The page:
TORONTO - I don’t know Conrad Black, personally. In many respects, he is a figure in Canadian society who is “larger than life”. He has many admirers - for reasons which can pass most objective criteria.
The rigor of his intellectual reasoning and academic analysis, especially when compared to the lesser mortals who pine to be associated with him professionally in the Media world, is impressive.
The British, for example, were so taken by his redoubtable achievements in finance and Media that, in 2001, they were moved to offer him a Lordship in the British House of Lords.
A rare and singularly significant way to recognize the value of a citizen “from a former colony”. Black was and continues to be a citizen of England.
The bestowing of such an honorific on a Canadian citizen by a foreign government unfortunately requires the consent of the Canadian government.
Then Prime Minister Jean Chretien would not give it. It matters little that I, as a member of caucus, did not have a fulsome appreciation of the rationale, real or contrived.
Significantly, Mr. Black chose a solution to work around the impasse that involved him voluntarily giving up his Canadian citizenship.
It could not have been an easy decision for a scion of Canada’s Establishment. Once no longer a Canadian, and Chretien’s barrier removed, Mr. Black was installed as a Lord in the relevant Chamber of the British Parliament.
He remains such, notwithstanding his absence of several years.
That absence was a consequence of legal problems, trial and conviction in American Court, in 2007.
He served his time in American jail. Other consequences saw the revocation of Canadian titles and recognitions.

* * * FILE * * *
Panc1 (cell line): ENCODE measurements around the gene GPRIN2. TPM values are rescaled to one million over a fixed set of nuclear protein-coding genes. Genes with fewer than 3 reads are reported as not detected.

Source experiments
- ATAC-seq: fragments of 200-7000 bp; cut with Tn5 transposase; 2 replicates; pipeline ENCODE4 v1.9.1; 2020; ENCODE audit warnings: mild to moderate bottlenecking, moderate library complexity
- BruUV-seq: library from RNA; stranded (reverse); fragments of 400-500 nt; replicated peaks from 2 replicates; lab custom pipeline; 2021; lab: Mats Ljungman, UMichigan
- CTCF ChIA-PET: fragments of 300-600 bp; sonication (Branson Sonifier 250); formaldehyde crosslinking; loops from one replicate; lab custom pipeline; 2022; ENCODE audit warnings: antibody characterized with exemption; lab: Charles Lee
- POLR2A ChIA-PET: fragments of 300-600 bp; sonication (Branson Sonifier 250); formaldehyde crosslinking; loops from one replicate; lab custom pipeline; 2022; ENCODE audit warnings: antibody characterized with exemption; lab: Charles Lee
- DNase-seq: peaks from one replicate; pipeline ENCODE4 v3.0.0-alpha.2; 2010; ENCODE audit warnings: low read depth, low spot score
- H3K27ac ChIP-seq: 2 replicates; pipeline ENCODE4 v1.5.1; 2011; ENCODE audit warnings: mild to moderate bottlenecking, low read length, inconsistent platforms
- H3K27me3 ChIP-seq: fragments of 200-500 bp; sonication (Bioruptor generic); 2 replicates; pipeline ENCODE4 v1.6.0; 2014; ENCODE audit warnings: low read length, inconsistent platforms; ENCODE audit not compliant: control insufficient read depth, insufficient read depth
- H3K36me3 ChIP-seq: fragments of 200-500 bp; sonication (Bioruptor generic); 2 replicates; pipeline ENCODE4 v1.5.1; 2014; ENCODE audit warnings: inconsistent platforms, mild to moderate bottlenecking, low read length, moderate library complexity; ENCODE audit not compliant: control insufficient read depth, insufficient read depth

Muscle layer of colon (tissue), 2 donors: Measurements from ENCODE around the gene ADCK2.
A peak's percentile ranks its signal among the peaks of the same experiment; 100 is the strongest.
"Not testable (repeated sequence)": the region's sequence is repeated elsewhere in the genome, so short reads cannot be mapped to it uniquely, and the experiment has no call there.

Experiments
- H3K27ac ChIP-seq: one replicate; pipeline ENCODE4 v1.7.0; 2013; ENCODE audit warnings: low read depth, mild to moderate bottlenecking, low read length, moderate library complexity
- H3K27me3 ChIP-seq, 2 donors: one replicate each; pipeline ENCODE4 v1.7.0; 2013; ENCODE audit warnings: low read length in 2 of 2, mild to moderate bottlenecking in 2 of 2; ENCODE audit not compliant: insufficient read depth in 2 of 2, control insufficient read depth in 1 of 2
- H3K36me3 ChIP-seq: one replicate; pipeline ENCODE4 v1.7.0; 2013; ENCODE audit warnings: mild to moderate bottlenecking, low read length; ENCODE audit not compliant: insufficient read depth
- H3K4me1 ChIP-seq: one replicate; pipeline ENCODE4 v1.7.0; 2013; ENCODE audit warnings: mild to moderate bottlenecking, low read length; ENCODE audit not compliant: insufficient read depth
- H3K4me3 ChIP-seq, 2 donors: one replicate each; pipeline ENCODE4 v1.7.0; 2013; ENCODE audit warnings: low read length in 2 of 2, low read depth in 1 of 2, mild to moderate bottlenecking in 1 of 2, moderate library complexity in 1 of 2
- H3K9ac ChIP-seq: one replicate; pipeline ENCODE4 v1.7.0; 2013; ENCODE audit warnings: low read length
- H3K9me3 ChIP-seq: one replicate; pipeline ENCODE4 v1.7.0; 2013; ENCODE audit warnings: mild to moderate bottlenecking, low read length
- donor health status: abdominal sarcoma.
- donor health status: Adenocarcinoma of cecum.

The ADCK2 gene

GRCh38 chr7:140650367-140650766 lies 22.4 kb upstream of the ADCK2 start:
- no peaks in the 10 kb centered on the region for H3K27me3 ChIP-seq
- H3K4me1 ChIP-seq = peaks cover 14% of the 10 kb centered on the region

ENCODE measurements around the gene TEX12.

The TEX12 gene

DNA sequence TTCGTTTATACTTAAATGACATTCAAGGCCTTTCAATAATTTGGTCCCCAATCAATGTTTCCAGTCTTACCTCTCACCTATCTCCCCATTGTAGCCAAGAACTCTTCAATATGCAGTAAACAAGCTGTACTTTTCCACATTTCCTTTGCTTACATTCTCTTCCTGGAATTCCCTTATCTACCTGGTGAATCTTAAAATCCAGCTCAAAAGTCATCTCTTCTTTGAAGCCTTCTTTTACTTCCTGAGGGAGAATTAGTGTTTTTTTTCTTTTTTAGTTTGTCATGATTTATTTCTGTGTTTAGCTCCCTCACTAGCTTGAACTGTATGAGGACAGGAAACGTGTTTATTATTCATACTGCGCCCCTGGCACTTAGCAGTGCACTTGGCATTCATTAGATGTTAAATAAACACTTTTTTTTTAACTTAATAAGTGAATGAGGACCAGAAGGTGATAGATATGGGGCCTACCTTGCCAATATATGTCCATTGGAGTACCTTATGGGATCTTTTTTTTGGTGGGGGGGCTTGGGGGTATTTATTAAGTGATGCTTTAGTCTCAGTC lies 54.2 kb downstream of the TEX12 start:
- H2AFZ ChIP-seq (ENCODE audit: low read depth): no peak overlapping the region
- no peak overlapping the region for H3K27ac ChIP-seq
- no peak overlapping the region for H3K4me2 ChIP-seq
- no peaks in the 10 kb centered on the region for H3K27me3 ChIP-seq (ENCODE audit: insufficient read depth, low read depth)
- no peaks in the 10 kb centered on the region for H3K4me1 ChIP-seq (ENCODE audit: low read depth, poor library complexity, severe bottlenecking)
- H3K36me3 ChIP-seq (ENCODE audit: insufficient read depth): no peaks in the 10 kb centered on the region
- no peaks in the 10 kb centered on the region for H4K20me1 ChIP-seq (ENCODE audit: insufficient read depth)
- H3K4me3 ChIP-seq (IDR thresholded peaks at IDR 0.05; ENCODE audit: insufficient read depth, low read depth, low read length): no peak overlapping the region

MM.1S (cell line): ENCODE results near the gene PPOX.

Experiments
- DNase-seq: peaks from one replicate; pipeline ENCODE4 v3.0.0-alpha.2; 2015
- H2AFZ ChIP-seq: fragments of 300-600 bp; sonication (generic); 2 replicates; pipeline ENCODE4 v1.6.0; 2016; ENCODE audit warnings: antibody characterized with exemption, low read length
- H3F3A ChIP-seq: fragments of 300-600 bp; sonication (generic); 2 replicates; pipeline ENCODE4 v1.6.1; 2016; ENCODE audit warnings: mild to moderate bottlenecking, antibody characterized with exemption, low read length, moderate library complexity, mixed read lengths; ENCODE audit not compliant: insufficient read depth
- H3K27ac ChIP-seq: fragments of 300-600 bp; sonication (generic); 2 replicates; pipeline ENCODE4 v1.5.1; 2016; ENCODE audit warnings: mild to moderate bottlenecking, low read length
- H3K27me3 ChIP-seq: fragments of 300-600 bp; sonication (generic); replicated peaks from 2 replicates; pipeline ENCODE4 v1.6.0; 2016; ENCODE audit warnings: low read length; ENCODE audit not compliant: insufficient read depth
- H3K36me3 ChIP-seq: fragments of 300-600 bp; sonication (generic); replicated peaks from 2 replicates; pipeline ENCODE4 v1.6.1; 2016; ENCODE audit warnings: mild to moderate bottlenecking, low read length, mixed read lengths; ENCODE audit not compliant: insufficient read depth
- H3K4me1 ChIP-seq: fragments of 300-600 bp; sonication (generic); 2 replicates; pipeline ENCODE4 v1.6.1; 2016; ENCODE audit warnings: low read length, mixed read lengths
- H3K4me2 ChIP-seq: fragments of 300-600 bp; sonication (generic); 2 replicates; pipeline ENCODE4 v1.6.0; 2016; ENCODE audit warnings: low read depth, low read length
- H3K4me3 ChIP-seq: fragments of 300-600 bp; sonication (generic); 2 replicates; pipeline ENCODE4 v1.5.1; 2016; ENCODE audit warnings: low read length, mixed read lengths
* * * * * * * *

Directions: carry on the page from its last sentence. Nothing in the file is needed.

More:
As a convicted felon, he could no longer aspire to regain residency much less residency in Canada. The law is quite clear on this issue.
Only Ministerial intervention can permit the granting of temporary residence and work permit in such cases.
Former Minister of Immigration Jason Kenny, five years ago, exercised his Ministerial discretion to allow Mr. Black to re-enter Canada.
The country has not suffered for this decision, or from Mr. Black’s subsequent work and involvement in our society.
Without belittling the decision, it is a use of Ministerial discretion not afforded to families like the Demitri, the Neves or the Vicente whose applications for residency and work are not encumbered by a legacy of contrary Court decisions for cause.
These do not have “friends in high places”. Blessed are they that do. Mr. Black has many. He is a prolific writer and often sought- after political commentator.
Recently, he published an apparently favourable book extolling the virtues of one Donald Trump. I must confess to not having read it. No matter, “the Donald” did, and, being a “friend in a high place”, Mr. Trump exercised his power to “pardon” Mr. Black.
So far, however, the convictions stay on the record and Mr. Black, not being a Canadian citizen, is still ineligible to gain permanent residency in Canada. He still has friends in high places, as well as my respect for his intellectual prowess.
The Demitri, Neves and Vicente have only their desire to work and improve the lot of their families and children in Canada. I add my personal respect and best wishes for a positive decision on the part of a Minister with the courage and wisdom to use his discretion in their favour.